…They will freak out. And the younger they are, the harder it is to explain to them why they can’t have what they want and why they shouldn’t respond they way they do. So there are only a few things I can do.

1. Pray a lot. Becca and I picked up a cool booklet by Mark Batterson called “Praying Circles Around Your Children“, based on his book “The Circle Maker.” Without giving away too much of the book, the main gist is to help give parents direction on HOW to pray for their kids on a regular basis. The other night, I made a list of things I will speak over my children. For Ellie, kindness and honesty (among other things). For Liam, humility and love.

2. Apologize. I lose my cool sometimes. If you’re a parent, you know what that’s like. There’s nothing more embarrassing than having to say sorry to a three-year-old who would rather play than listen at the time but if I live a life of apology, maybe when they are older, they’ll learn that being wrong and admitting it is okay.

3. Say “I love you” a lot. Today Ellie asked me, “Daddy, do you still love me when I do bad acts?” I told her that I could never NOT love her no matter what she did. Out of that, on her own, my three-year-old said, “Daddy, I’m sorry for hitting and yelling…”. She apologized for something she did the last week. Love brought out honesty from her, not my yelling.

4. Still discipline. Sometimes my kids are going to need to be disciplined and as a good dad I have to do that. But I have to talk afterwards.

5. Not compare myself to other parents. Hey other parents: I know you have sucky days when you get mad at someone else because you had a bad day at work or something. Because I know that, that face don’t mean nuthin! People without kids, know this: Your kid will mess up. Your kid will do dumb things. It doesn’t mean you’re a bad parent. It just means you’re like every other parent, whether they say so or not:)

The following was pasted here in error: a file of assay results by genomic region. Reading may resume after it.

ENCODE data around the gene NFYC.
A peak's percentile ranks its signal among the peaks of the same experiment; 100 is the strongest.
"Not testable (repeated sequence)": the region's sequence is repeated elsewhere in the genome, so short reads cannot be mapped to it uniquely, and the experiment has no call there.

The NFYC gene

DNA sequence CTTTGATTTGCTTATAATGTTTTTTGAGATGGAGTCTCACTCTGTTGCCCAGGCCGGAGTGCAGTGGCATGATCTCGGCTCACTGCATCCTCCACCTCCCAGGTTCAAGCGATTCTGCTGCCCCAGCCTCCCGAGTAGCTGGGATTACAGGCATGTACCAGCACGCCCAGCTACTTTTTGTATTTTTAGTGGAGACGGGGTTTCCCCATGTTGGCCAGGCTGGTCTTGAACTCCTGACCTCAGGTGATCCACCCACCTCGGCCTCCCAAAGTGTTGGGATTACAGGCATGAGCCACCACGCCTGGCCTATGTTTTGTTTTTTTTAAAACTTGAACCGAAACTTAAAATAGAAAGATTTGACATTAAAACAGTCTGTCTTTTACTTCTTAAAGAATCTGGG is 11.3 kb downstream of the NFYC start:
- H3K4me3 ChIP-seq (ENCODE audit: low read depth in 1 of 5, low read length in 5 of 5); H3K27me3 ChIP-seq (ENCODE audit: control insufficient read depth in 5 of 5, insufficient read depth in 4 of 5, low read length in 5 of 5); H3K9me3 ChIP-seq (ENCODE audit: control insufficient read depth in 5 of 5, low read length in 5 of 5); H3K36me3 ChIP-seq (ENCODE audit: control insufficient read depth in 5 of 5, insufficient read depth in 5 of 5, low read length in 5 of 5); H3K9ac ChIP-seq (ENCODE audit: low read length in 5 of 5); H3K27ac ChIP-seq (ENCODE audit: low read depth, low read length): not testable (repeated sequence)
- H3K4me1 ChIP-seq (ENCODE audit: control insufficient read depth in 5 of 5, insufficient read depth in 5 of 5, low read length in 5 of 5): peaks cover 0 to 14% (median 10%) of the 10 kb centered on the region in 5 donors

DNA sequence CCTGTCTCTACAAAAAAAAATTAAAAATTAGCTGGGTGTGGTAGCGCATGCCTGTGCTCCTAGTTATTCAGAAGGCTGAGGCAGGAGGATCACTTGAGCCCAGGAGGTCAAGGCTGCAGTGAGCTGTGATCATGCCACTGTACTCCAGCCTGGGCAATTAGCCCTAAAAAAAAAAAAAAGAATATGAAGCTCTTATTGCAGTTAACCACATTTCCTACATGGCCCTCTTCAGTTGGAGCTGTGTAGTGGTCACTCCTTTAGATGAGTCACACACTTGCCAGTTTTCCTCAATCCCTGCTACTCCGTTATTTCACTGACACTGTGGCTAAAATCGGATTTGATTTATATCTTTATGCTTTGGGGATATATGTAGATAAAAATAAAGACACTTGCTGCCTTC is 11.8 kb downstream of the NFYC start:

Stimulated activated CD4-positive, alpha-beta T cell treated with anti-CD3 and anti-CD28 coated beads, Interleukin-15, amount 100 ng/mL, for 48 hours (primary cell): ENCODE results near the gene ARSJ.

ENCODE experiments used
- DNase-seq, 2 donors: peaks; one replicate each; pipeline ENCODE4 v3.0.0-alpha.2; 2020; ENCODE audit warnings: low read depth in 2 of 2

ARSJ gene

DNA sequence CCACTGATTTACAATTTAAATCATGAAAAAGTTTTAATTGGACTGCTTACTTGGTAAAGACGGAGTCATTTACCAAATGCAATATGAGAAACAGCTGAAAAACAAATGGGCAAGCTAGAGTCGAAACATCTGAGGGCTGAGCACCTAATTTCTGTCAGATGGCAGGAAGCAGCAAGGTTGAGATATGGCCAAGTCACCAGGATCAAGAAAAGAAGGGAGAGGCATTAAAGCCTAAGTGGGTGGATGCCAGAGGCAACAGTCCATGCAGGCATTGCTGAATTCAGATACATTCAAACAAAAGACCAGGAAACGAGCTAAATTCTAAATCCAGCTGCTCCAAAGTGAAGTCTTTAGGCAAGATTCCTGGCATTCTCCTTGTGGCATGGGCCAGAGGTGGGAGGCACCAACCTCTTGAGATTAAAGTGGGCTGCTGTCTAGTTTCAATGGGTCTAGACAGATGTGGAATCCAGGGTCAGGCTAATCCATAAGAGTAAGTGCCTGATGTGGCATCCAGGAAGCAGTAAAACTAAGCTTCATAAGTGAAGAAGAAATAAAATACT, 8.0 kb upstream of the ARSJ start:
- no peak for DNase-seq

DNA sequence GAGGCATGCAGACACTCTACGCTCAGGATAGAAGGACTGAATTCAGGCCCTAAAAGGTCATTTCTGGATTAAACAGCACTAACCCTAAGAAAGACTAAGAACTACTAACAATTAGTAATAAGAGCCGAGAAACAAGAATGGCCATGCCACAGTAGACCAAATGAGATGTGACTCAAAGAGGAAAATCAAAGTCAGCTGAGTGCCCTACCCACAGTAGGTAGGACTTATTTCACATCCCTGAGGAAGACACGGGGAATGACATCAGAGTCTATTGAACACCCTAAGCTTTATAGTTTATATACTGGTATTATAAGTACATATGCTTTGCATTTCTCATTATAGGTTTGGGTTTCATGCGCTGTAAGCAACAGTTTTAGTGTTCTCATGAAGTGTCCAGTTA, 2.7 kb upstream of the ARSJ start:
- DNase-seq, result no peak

6. Remember that kids remember. Today I saw a tweet from Mark Driscoll that made me pause (Thanks Taigan Bombay for retweeting him). It said, “Men, we need to be the kind of men we want our sons to become and our daughters to marry…because they will.” I think that goes for all parents. Our kids will be like us no matter what, so let’s all aim to be the best we can be.

…Tonight when I got home, Becca and I had to have a long talk with Ellie about her recent behavior. It was crazy to see Ellie embarrassed and saddened by her actions. She even tried to hide, reminiscent to two people who tried to hide from their own discipline so many years ago. Yet when all was done, we had a dance party.

Thankfully when things are done right, the ending is always sweet and filled with awkward attempts at dance moves meant for teenagers and NOT 30 year olds.

Parents: Please pass this along to other parents to hear their thoughts! How have you dealt with your own feelings of inadequacy?